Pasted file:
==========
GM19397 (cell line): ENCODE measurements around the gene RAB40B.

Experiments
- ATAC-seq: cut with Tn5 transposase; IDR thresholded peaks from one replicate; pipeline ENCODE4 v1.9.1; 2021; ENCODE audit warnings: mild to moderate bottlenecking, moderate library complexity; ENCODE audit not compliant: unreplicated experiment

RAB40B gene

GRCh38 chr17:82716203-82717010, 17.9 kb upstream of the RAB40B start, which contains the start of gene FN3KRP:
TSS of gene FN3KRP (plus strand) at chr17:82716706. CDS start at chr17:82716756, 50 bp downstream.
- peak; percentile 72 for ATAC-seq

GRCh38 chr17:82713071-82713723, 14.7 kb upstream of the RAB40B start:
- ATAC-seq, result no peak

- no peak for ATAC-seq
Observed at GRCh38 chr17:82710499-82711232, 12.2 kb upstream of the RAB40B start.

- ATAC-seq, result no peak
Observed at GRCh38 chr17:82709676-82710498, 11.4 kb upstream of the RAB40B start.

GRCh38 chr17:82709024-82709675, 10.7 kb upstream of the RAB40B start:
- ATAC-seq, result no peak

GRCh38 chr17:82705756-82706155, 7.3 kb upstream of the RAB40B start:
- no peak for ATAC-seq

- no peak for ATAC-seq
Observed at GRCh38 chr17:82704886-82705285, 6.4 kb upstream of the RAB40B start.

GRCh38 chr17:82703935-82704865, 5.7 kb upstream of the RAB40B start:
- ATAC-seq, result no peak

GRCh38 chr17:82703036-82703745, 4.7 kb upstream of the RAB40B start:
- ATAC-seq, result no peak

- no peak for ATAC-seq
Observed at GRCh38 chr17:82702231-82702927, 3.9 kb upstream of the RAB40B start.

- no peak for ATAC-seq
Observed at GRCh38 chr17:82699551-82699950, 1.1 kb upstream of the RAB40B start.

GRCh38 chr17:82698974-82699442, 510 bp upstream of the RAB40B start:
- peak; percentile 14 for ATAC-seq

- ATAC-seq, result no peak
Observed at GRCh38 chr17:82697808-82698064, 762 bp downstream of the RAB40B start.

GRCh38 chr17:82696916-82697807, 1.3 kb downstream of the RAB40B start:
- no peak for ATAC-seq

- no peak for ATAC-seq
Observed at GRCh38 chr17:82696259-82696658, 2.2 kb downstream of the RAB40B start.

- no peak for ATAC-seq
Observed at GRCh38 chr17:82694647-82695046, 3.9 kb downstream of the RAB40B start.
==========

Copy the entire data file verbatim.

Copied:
GM19397 (cell line): ENCODE measurements around the gene RAB40B.

Experiments
- ATAC-seq: cut with Tn5 transposase; IDR thresholded peaks from one replicate; pipeline ENCODE4 v1.9.1; 2021; ENCODE audit warnings: mild to moderate bottlenecking, moderate library complexity; ENCODE audit not compliant: unreplicated experiment

RAB40B gene

GRCh38 chr17:82716203-82717010, 17.9 kb upstream of the RAB40B start, which contains the start of gene FN3KRP:
TSS of gene FN3KRP (plus strand) at chr17:82716706. CDS start at chr17:82716756, 50 bp downstream.
- peak; percentile 72 for ATAC-seq

GRCh38 chr17:82713071-82713723, 14.7 kb upstream of the RAB40B start:
- ATAC-seq, result no peak

- no peak for ATAC-seq
Observed at GRCh38 chr17:82710499-82711232, 12.2 kb upstream of the RAB40B start.

- ATAC-seq, result no peak
Observed at GRCh38 chr17:82709676-82710498, 11.4 kb upstream of the RAB40B start.

GRCh38 chr17:82709024-82709675, 10.7 kb upstream of the RAB40B start:
- ATAC-seq, result no peak

GRCh38 chr17:82705756-82706155, 7.3 kb upstream of the RAB40B start:
- no peak for ATAC-seq

- no peak for ATAC-seq
Observed at GRCh38 chr17:82704886-82705285, 6.4 kb upstream of the RAB40B start.

GRCh38 chr17:82703935-82704865, 5.7 kb upstream of the RAB40B start:
- ATAC-seq, result no peak

GRCh38 chr17:82703036-82703745, 4.7 kb upstream of the RAB40B start:
- ATAC-seq, result no peak

- no peak for ATAC-seq
Observed at GRCh38 chr17:82702231-82702927, 3.9 kb upstream of the RAB40B start.

- no peak for ATAC-seq
Observed at GRCh38 chr17:82699551-82699950, 1.1 kb upstream of the RAB40B start.

GRCh38 chr17:82698974-82699442, 510 bp upstream of the RAB40B start:
- peak; percentile 14 for ATAC-seq

- ATAC-seq, result no peak
Observed at GRCh38 chr17:82697808-82698064, 762 bp downstream of the RAB40B start.

GRCh38 chr17:82696916-82697807, 1.3 kb downstream of the RAB40B start:
- no peak for ATAC-seq

- no peak for ATAC-seq
Observed at GRCh38 chr17:82696259-82696658, 2.2 kb downstream of the RAB40B start.

- no peak for ATAC-seq
Observed at GRCh38 chr17:82694647-82695046, 3.9 kb downstream of the RAB40B start.